Understanding the U.K. health care system (2024)

The U.K. sat at number 18 out of 191 countries when the World Health Organization ranked health systems around the world in 2000.

Expats who settle there can rest assured they will be able to receive the health care they need — whether through the publicly funded National Health Service (NHS) or the country’s network of excellent private providers.

The National Health Service (NHS)

The NHS was established in 1948, with the goal of providing treatment free at the point of delivery. Originally, it covered a wide range of medical fields — including dentistry and eye care. But, as the cost of providing health care has risen in line with the U.K. population, many of its services are no longer completely free for everyone.

Nevertheless, most foreign nationals who want — or need — to use the NHS can do so.

Anyone visiting the U.K. temporarily can receive emergency treatment for free; but expats looking to access long-term services need an NHS number. To get this, you’ll first need to register and make an appointment with a local General Practitioner (GP), who will be your main point of contact for all non-emergency treatment.

Is the NHS really free?

While it may not charge everyone for medical care, the NHS is not exactly free for all its users. For a start, it’s funded by obligatory National Insurance contributions deducted from eligible people’s wages. On top of this, most users are also required to pay separate charges towards many of its services — including dental care, eye care and prescriptions.

Depending on where they are from, some expats will not be entitled to free health care on the NHS.

Most expats from the European Economic Area (EEA) and Switzerland will be entitled to the same level of treatment funding as British nationals — although they will need a valid European Health Insurance Card. Since April 2015, however, expats from outside the EEA have been required to pay a surcharge for health care as part of the visa application process.

It’s important to note that both groups are still subject to the standard charges levied on all eligible NHS users.

If expats are resident in the country on a visa valid for six months or less, the good news is they will not have to pay the surcharge. The bad news is they will be asked to pay the total cost for health care at the point of treatment.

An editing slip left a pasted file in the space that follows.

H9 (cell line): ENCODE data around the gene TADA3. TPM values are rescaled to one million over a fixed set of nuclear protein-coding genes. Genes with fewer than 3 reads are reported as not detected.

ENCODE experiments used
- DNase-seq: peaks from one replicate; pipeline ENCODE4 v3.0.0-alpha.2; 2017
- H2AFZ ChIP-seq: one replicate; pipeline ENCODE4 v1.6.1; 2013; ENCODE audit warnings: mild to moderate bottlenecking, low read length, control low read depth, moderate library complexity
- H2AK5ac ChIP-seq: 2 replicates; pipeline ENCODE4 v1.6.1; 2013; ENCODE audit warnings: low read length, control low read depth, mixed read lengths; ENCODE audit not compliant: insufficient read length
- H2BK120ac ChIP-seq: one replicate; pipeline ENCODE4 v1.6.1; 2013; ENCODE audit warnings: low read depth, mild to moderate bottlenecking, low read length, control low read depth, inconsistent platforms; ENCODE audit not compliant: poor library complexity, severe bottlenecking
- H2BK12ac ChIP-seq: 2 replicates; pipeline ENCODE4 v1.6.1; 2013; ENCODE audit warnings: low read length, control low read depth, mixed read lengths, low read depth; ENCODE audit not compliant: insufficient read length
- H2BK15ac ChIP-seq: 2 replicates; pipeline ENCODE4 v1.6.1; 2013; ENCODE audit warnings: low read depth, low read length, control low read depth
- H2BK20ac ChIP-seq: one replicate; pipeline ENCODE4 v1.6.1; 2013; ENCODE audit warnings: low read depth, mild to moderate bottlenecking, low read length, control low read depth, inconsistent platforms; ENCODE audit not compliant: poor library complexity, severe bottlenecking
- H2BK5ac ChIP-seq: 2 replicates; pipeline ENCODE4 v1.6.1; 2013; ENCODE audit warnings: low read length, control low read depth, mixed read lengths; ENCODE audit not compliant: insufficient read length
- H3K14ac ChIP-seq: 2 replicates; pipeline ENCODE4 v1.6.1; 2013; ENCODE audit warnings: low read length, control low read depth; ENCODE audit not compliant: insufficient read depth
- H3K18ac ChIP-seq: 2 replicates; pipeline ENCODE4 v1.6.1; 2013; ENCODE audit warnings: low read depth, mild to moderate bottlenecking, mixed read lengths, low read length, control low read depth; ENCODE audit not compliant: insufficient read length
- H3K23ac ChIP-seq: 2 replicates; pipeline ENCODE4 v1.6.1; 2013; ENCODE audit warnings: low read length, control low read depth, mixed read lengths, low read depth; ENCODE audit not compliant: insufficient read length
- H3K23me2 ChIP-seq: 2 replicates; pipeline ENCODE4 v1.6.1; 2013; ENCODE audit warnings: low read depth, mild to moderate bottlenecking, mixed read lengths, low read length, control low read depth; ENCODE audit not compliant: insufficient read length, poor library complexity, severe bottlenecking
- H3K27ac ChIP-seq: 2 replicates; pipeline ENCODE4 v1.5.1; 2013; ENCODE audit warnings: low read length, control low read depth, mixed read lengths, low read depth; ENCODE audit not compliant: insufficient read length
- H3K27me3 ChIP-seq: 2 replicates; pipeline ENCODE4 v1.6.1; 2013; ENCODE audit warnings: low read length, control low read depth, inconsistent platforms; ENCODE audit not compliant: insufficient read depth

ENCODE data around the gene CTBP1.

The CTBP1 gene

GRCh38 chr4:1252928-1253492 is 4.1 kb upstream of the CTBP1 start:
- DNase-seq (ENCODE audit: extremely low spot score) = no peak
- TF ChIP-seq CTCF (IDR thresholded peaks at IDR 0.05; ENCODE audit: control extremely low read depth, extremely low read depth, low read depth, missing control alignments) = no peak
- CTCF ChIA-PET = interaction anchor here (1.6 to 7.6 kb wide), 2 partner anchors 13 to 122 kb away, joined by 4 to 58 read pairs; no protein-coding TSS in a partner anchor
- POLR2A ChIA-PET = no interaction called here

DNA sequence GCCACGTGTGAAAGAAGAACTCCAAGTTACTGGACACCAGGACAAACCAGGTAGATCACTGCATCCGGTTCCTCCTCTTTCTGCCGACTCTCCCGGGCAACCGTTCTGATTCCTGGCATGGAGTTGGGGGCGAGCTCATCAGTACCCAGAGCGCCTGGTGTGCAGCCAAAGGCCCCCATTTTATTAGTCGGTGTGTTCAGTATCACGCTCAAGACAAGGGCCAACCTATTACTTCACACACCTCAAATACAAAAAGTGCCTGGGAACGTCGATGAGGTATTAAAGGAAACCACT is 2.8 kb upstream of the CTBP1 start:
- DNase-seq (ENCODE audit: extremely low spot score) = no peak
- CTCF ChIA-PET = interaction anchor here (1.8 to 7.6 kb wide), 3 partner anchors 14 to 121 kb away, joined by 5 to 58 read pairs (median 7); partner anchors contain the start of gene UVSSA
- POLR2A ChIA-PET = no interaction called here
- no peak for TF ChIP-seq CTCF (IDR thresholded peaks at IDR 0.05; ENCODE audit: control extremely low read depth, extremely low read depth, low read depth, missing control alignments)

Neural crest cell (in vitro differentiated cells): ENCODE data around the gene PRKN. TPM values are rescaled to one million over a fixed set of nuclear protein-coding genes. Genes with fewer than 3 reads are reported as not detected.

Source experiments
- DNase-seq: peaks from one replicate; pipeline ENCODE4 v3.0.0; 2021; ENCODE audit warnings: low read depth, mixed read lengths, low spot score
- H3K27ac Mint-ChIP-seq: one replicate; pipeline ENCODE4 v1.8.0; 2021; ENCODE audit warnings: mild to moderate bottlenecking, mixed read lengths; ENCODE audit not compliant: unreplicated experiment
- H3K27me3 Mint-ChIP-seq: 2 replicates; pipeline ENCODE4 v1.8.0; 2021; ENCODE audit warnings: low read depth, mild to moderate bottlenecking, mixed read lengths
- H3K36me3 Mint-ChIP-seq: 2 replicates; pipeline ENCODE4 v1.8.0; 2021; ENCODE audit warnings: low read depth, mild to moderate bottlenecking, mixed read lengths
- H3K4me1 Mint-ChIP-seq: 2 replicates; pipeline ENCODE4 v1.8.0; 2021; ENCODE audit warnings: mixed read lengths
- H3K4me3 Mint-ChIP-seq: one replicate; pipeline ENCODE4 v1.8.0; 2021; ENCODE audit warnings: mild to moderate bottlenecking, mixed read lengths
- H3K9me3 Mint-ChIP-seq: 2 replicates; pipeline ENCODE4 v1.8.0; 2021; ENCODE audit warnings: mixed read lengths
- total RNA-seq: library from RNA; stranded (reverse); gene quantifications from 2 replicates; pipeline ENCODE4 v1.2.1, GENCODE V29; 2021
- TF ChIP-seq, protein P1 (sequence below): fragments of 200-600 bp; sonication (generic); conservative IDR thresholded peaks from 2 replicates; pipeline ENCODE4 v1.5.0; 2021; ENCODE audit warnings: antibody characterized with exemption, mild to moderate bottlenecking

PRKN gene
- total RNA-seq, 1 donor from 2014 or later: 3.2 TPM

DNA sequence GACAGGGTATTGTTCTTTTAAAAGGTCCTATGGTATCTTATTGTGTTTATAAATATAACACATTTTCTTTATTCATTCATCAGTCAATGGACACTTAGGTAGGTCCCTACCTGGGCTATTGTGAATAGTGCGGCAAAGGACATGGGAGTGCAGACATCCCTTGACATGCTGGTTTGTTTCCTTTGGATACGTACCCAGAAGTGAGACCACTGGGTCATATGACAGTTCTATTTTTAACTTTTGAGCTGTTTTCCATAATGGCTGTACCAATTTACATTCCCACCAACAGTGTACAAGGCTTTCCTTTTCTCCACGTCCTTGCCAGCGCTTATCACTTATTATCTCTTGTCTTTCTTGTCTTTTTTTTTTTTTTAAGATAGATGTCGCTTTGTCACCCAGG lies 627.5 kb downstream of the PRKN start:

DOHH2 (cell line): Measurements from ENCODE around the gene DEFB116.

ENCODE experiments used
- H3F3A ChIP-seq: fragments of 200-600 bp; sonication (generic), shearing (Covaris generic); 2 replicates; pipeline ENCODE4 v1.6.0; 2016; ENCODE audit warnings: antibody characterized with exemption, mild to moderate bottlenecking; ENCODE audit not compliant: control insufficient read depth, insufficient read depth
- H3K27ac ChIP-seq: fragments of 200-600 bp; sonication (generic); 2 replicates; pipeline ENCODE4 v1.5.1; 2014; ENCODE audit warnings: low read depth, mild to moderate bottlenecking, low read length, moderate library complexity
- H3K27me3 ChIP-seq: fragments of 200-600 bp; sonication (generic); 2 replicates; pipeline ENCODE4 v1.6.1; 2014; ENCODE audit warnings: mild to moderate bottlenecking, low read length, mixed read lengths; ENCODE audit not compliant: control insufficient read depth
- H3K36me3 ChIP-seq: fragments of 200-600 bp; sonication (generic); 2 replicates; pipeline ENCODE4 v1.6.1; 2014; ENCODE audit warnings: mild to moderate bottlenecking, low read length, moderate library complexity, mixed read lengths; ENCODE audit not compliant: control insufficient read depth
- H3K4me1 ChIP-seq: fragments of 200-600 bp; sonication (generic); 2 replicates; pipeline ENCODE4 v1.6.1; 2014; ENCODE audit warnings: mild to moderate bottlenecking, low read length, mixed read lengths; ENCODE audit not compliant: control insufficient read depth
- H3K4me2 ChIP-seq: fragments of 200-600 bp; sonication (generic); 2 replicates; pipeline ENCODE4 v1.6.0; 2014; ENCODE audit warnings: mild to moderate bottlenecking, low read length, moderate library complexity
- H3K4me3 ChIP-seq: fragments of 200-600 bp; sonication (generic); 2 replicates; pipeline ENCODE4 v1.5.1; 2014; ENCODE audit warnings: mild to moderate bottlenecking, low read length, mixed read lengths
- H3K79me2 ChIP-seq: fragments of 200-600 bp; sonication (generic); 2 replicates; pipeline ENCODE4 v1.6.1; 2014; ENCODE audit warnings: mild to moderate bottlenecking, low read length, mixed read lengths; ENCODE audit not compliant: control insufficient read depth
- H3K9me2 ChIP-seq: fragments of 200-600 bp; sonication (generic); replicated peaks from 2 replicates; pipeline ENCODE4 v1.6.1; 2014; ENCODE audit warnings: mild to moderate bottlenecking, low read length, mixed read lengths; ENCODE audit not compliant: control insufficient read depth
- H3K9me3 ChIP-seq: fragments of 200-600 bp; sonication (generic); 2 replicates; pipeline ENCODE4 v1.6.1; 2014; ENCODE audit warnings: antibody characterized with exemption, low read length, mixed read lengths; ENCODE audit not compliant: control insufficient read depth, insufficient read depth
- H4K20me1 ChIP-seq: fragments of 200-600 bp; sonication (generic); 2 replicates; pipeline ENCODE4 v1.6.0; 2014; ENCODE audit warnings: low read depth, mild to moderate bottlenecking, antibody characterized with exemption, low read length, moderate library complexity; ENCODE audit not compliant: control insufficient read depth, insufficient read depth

What to expect when using the NHS

Unfortunately, the demographics of the U.K. have changed since the NHS was founded, placing a great deal of pressure on the system. A larger — and increasingly older — population means that many services are at breaking point. The central place the NHS holds within British political discourse also means that funding, standards and systems can fluctuate from one government to the next.

That’s not to say that expats can’t get the health care they need. But they should be prepared for a long wait for consultation appointments and treatment. They should also carefully research the doctors and hospitals in their local area. The NHS system of regional trusts means standards and waiting times can vary greatly depending on where you live.

Private health care

Expats not wanting to negotiate the complexities of the NHS system — or concerned about the standard of care they will receive — will be glad to know that the U.K. has an extensive network of high-quality private health care providers.

Private treatment can seem expensive when compared to the cost of accessing NHS health care. But the many expats and locals who choose this route benefit from significantly shorter waiting times, a greater degree of choice in where — and how — they are treated, and a more personalised service.

Finding health insurance

Of course, one of the best ways expats can make sure they receive excellent care without being overcharged is to have a private health care plan in place – ideally before they move.

Expats often find they benefit greatly from international health care coverage — which covers them when they travel to their home country, or further afield. Having a single plan in place that helps to ensure excellent health care in the U.K. and elsewhere can make life much less stressful if you or your family do require treatment.

Due to the wide availability of subsidised health care on the NHS, only 12% of UK citizens have private medical insurance.This is yet another reason why seeking out the right private health insurance before travelling can help expats stay protected.

Aetna International provides a wide range of international health insurance plans, specially designed to meet the needs of expats all over the world. Contact us for a quote today.

Aetna® is a trademark of Aetna Inc. and is protected throughout the world by trademark registrations and treaties.

Understanding the U.K. health care system (2024)
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